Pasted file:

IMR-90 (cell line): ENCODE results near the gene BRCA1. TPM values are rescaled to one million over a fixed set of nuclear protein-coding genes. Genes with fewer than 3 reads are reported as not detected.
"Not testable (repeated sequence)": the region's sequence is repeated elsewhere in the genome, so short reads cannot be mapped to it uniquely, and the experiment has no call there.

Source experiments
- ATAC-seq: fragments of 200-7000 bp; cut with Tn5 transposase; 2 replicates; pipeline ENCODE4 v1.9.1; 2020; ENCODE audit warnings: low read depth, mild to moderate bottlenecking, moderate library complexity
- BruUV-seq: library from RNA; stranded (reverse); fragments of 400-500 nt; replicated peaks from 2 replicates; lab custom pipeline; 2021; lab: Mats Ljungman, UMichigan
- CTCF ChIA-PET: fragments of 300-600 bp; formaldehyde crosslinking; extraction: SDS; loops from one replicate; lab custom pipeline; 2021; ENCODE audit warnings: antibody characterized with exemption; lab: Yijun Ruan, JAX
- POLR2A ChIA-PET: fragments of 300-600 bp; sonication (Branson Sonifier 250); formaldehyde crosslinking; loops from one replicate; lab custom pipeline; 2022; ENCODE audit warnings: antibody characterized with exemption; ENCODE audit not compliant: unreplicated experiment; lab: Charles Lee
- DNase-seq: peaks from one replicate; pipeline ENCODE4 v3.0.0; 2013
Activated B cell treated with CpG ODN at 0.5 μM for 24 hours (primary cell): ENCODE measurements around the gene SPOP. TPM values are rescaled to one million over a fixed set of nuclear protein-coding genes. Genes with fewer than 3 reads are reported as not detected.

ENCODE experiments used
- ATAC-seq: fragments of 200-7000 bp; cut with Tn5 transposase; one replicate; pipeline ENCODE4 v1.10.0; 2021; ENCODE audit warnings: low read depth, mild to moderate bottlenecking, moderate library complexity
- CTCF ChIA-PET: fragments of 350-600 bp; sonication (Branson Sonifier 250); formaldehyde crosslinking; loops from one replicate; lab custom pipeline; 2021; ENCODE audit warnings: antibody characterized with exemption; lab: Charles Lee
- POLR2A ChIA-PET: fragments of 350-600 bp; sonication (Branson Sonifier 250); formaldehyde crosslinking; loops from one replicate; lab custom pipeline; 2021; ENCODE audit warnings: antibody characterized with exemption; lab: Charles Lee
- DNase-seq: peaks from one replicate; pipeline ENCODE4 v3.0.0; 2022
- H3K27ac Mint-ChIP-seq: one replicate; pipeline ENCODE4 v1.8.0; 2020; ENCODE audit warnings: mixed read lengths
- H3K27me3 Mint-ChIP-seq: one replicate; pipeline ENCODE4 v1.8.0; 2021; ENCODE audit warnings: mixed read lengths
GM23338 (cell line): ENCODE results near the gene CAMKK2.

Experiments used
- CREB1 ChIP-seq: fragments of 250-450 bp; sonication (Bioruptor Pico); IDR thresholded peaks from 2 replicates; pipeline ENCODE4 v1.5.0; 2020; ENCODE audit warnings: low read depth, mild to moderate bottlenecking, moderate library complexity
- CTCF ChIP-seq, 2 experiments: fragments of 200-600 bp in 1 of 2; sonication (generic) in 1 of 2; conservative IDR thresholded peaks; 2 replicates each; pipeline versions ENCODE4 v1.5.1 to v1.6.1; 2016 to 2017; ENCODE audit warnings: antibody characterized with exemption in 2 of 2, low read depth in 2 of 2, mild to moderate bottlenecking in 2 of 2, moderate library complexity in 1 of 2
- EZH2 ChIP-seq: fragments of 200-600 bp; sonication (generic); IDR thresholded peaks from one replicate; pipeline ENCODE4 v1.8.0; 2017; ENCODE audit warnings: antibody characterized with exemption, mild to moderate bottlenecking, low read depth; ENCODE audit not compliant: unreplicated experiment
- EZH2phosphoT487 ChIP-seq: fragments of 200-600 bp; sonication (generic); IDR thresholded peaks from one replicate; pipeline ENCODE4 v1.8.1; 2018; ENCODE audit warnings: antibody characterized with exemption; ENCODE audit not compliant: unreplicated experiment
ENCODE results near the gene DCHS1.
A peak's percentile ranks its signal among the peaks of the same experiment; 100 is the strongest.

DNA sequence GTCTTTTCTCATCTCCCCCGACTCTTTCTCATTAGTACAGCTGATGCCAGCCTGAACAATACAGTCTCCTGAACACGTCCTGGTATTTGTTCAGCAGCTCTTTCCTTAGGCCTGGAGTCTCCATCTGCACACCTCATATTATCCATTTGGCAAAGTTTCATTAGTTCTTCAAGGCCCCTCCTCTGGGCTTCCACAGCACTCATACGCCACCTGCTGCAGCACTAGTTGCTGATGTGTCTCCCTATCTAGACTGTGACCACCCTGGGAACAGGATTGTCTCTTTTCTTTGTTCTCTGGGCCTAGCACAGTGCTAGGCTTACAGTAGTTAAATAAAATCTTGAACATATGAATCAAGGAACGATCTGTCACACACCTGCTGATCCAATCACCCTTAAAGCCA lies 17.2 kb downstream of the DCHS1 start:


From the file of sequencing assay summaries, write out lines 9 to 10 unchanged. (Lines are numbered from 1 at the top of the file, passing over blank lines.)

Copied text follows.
Activated B cell treated with CpG ODN at 0.5 μM for 24 hours (primary cell): ENCODE measurements around the gene SPOP. TPM values are rescaled to one million over a fixed set of nuclear protein-coding genes. Genes with fewer than 3 reads are reported as not detected.

ENCODE experiments used